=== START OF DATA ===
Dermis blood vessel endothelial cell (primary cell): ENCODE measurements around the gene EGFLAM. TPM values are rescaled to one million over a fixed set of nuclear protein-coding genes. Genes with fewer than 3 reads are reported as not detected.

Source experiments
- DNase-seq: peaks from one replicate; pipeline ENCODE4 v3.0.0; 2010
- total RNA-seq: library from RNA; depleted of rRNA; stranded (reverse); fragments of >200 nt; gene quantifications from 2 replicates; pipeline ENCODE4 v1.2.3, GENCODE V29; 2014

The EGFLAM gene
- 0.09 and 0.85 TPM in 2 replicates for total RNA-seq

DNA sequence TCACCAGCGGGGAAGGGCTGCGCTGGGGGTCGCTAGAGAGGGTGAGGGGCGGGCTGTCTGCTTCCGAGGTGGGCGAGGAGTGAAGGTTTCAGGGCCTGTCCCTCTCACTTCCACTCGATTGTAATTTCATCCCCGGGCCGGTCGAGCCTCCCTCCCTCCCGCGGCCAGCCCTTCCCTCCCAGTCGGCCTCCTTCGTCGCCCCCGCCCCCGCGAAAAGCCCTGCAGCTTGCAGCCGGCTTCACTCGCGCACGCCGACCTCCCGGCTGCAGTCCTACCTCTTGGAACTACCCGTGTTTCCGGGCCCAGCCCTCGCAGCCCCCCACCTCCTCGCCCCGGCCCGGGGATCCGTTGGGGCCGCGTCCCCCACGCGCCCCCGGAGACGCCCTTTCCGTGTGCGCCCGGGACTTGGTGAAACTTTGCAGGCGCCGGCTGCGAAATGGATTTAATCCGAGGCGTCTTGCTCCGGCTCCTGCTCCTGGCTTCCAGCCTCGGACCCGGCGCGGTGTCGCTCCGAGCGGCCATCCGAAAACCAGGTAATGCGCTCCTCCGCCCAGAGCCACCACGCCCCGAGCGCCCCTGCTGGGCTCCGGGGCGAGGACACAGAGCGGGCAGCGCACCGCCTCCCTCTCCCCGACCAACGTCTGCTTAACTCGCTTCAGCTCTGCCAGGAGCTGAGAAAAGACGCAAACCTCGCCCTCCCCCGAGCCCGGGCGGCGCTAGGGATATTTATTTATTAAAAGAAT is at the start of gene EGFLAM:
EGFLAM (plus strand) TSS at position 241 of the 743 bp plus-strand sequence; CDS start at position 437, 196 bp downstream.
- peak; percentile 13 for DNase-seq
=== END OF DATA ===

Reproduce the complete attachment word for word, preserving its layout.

Dermis blood vessel endothelial cell (primary cell): ENCODE measurements around the gene EGFLAM. TPM values are rescaled to one million over a fixed set of nuclear protein-coding genes. Genes with fewer than 3 reads are reported as not detected.

Source experiments
- DNase-seq: peaks from one replicate; pipeline ENCODE4 v3.0.0; 2010
- total RNA-seq: library from RNA; depleted of rRNA; stranded (reverse); fragments of >200 nt; gene quantifications from 2 replicates; pipeline ENCODE4 v1.2.3, GENCODE V29; 2014

The EGFLAM gene
- 0.09 and 0.85 TPM in 2 replicates for total RNA-seq

DNA sequence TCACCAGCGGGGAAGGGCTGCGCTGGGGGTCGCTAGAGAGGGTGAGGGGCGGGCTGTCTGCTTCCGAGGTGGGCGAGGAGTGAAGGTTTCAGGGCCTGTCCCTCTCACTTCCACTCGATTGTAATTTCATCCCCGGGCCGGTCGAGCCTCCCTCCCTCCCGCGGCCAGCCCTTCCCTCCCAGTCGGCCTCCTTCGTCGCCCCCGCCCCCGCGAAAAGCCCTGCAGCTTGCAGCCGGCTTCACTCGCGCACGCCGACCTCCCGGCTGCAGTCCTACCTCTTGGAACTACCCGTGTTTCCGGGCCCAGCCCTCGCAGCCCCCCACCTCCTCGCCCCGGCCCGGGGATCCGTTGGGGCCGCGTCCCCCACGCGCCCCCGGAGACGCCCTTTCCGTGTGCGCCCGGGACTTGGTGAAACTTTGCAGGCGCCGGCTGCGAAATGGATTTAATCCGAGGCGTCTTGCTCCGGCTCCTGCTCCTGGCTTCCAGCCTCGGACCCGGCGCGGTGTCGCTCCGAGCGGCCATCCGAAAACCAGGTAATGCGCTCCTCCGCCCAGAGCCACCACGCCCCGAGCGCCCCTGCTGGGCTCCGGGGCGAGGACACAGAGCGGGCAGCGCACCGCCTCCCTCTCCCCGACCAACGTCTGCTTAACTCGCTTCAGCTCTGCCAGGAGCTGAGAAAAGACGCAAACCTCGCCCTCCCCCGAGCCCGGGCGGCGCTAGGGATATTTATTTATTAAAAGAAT is at the start of gene EGFLAM:
EGFLAM (plus strand) TSS at position 241 of the 743 bp plus-strand sequence; CDS start at position 437, 196 bp downstream.
- peak; percentile 13 for DNase-seq